The American Library Association, or ALA, has released their annual Best Fiction for Teens book list and it is packed with some goodies! The total list contains 63 titles but we have just included the top ten. To see the full list please click here. Stop by your local library to pick up or request a copy of these titles and tell us what you think! You can send book reviews to PEYouthServices@gmail.com and the review may just be featured on the blog! Happy reading!
- The Passion of Dolssa by Julie Berry
Dolssa is a young gentlewoman with uncanny gifts, on the run from an obsessed friar determined to burn her as a heretic for the passion she refuses to tame. Botille is a wily and charismatic peasant, a matchmaker running a tavern with her two sisters in a tiny seaside town.
The year is 1241; the place, Provensa, what we now call Provence, France—a land still reeling from the bloody crusades waged there by the Catholic Church and its northern French armies.
When the matchmaker finds the mystic near death by a riverside, Botille takes Dolssa in and discovers the girl’s extraordinary healing power. But as the vengeful Friar Lucien hunts down his heretic, the two girls find themselves putting an entire village at the mercy of murderers.
2. The Reader by Traci Chee
Once there was, and one day there will be. This is the beginning of every story.
Sefia lives her life on the run. After her father is viciously murdered, she flees to the forest with her aunt Nin, the only person left she can trust. They survive in the wilderness together, hunting and stealing what they need, forever looking over their shoulders for new threats. But when Nin is kidnapped, Sefia is suddenly on her own, with no way to know who’s taken Nin or where she is. Her only clue is a strange rectangular object that once belonged to her father left behind, something she comes to realize is a book.
Though reading is unheard of in Sefia’s world, she slowly learns, unearthing the book’s closely guarded secrets, which may be the key to Nin’s disappearance and discovering what really happened the day her father was killed. With no time to lose, and the unexpected help of swashbuckling pirates and an enigmatic stranger, Sefia sets out on a dangerous journey to rescue her aunt, using the book as her guide. In the end, she discovers what the book had been trying to tell her all along: Nothing is as it seems, and the end of her story is only the beginning.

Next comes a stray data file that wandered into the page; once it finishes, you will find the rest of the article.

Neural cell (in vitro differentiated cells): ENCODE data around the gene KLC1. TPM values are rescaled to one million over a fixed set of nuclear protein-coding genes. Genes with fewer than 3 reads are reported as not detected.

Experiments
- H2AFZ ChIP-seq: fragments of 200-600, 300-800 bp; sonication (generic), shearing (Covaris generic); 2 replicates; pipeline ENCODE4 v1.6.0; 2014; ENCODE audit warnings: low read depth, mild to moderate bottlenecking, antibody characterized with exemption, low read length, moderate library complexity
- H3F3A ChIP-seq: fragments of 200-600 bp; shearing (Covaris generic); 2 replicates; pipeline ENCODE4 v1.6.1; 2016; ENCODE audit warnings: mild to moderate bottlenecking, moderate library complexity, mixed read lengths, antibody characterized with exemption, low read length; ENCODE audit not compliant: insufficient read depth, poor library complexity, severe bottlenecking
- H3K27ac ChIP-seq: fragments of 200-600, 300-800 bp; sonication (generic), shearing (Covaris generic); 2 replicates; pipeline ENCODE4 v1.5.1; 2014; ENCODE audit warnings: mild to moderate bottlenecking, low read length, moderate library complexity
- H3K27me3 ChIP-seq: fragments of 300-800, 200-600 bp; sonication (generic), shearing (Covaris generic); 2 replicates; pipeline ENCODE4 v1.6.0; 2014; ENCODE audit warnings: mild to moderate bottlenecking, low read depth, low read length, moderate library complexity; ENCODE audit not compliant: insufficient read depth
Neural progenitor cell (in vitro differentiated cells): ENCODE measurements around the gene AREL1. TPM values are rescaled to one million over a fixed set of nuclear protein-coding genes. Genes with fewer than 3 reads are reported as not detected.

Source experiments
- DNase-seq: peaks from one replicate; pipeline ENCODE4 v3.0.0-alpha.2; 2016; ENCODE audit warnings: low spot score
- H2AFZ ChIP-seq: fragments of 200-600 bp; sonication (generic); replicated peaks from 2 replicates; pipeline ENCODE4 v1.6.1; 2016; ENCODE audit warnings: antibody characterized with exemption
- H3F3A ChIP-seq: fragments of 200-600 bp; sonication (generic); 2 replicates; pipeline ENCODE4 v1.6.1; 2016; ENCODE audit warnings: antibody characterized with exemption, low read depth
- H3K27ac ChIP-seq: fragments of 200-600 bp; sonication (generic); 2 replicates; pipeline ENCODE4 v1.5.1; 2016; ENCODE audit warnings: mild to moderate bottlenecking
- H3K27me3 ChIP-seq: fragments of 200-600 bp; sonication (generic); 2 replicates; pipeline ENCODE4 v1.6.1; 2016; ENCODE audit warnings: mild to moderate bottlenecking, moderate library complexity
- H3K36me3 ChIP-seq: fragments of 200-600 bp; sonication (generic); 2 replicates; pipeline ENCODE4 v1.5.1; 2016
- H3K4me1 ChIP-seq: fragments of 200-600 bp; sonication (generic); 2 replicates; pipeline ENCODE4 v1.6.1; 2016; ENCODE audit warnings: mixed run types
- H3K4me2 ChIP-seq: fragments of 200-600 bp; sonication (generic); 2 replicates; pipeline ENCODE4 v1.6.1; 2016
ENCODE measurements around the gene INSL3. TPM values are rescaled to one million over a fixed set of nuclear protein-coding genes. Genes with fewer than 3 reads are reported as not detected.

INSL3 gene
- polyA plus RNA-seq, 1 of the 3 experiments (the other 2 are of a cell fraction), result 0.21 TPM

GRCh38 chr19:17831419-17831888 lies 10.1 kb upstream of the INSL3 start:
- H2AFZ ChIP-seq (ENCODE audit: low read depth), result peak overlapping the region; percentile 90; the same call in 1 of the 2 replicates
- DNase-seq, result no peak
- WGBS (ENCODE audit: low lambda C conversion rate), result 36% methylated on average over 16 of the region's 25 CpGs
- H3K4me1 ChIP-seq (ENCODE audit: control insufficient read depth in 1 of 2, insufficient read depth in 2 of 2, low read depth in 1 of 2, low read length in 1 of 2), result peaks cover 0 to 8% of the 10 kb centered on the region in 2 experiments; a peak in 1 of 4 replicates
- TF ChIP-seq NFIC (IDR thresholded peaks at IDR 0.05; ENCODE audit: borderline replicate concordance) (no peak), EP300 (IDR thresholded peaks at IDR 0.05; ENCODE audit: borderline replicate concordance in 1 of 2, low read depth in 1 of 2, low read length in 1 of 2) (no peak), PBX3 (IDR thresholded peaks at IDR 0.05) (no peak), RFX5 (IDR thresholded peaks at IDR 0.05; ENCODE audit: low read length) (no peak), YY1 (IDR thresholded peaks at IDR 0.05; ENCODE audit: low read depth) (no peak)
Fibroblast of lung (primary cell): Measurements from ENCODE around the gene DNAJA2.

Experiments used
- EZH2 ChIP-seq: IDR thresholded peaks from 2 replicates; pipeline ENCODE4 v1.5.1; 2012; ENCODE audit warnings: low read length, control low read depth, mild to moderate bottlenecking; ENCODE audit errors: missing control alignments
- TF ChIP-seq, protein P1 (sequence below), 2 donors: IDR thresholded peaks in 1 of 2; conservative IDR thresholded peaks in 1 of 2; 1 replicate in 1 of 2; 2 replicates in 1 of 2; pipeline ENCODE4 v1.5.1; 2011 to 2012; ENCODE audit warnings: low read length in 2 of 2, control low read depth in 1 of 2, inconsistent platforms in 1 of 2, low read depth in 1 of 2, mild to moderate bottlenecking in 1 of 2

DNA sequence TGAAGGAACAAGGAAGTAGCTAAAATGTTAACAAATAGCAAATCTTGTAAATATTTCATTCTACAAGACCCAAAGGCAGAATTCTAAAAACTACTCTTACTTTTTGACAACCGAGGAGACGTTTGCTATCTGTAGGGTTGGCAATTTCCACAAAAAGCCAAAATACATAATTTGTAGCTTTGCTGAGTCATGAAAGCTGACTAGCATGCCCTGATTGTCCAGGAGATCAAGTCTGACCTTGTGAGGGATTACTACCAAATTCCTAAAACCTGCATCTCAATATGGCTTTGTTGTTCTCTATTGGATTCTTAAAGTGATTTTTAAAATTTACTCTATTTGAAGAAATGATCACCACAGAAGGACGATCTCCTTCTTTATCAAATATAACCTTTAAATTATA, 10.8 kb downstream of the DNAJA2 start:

3. The Lie Tree by Frances Hardinge
It was not enough. All knowledge- any knowledge – called to Faith, and there was a delicious, poisonous pleasure in stealing it unseen.
Faith has a thirst for science and secrets that the rigid confines of her class cannot suppress. And so it is that she discovers her disgraced father’s journals, filled with the scribbled notes and theories of a man driven close to madness. Tales of a strange tree which, when told a lie, will uncover a truth: the greater the lie, the greater the truth revealed to the liar. Faith’s search for the tree leads her into great danger – for where lies seduce, truths shatter.
4. The Female of the Species by Mindy McGinnis
Alex Craft knows how to kill someone. And she doesn’t feel bad about it. When her older sister, Anna, was murdered three years ago and the killer walked free, Alex uncaged the language she knows best. The language of violence.
While her crime goes unpunished, Alex knows she can’t be trusted among other people, even in her small hometown. She relegates herself to the shadows, a girl who goes unseen in plain sight, unremarkable in the high school hallways.
But Jack Fisher sees her. He’s the guy all other guys want to be: the star athlete gunning for valedictorian with the prom queen on his arm. Guilt over the role he played the night Anna’s body was discovered hasn’t let him forget Alex over the years, and now her green eyes amid a constellation of freckles have his attention. He doesn’t want to only see Alex Craft; he wants to know her.
So does Peekay, the preacher’s kid, a girl whose identity is entangled with her dad’s job, though that does not stop her from knowing the taste of beer or missing the touch of her ex-boyfriend. When Peekay and Alex start working together at the animal shelter, a friendship forms and Alex’s protective nature extends to more than just the dogs and cats they care for.